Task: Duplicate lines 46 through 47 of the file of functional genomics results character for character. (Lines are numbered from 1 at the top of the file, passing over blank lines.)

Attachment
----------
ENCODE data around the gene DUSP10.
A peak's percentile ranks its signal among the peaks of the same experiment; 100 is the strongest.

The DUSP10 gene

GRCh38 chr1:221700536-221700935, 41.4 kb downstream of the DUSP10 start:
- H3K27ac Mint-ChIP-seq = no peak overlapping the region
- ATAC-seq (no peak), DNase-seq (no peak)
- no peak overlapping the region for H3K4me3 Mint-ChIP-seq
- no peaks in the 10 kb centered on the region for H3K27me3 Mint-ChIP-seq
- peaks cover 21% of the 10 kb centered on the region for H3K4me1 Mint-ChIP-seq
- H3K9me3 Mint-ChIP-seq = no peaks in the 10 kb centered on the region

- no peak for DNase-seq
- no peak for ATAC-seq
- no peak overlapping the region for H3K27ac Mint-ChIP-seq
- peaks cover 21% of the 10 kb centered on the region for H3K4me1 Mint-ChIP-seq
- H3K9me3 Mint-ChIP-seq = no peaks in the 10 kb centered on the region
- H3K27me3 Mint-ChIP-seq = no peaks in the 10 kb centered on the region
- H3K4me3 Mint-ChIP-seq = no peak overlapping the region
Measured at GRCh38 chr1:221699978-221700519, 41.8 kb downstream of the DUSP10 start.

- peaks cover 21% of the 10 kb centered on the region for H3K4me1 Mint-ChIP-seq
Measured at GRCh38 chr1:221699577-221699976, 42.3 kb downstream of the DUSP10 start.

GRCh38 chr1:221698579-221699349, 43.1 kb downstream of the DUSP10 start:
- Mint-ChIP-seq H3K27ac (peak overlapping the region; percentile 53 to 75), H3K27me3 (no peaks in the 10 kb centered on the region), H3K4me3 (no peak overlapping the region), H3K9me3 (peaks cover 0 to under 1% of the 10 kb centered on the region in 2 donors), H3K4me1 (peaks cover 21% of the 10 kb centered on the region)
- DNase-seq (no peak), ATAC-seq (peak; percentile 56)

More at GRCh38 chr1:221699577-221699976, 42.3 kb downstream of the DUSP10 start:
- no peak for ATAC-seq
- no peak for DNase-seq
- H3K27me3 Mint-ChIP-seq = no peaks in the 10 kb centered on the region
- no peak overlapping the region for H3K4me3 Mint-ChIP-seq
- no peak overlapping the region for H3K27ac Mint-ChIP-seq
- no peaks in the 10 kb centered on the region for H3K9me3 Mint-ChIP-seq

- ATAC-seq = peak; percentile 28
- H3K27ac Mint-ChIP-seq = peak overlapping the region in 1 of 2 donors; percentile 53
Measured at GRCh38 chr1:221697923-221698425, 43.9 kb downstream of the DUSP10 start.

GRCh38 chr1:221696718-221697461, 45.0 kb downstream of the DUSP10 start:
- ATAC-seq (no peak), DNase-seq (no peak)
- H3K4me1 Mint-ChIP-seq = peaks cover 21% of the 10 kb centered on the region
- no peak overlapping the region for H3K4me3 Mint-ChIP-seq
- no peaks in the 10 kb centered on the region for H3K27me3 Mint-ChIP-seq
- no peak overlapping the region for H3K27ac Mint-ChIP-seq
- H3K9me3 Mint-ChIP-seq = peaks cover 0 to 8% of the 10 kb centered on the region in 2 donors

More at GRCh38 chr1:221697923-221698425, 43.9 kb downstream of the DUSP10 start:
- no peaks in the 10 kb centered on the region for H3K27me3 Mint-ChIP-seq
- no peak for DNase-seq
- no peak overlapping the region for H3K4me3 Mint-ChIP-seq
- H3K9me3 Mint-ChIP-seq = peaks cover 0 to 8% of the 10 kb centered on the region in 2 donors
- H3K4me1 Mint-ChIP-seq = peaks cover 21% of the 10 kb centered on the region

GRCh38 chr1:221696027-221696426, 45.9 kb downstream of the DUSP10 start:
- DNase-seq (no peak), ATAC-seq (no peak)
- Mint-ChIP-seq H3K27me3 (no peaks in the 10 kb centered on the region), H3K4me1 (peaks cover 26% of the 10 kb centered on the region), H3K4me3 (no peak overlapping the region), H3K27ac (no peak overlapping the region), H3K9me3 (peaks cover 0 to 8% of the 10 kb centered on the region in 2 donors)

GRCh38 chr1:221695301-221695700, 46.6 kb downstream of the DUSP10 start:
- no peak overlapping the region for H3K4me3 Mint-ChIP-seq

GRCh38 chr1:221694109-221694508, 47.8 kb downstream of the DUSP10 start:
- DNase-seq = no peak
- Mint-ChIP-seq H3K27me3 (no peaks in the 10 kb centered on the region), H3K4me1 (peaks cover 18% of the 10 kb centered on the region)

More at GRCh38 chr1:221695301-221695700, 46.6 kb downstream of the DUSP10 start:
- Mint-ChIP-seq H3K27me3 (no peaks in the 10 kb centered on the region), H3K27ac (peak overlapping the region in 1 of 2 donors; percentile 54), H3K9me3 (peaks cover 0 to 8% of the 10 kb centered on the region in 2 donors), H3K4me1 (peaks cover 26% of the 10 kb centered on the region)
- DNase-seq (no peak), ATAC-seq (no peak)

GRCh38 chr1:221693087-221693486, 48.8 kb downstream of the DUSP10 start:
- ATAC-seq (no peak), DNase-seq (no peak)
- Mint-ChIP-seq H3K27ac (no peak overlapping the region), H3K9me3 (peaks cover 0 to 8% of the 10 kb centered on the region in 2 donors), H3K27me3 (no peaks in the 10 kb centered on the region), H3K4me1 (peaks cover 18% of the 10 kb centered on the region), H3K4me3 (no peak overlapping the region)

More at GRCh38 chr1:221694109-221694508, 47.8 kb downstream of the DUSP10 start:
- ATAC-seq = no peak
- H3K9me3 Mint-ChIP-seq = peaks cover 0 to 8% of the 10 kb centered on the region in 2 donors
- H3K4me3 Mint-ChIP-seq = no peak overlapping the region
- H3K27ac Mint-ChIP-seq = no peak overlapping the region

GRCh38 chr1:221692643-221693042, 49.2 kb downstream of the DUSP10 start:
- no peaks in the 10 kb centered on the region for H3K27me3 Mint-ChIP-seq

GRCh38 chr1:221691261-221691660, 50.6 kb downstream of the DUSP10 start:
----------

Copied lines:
- H3K4me1 Mint-ChIP-seq = peaks cover 21% of the 10 kb centered on the region

GRCh38 chr1:221696027-221696426, 45.9 kb downstream of the DUSP10 start: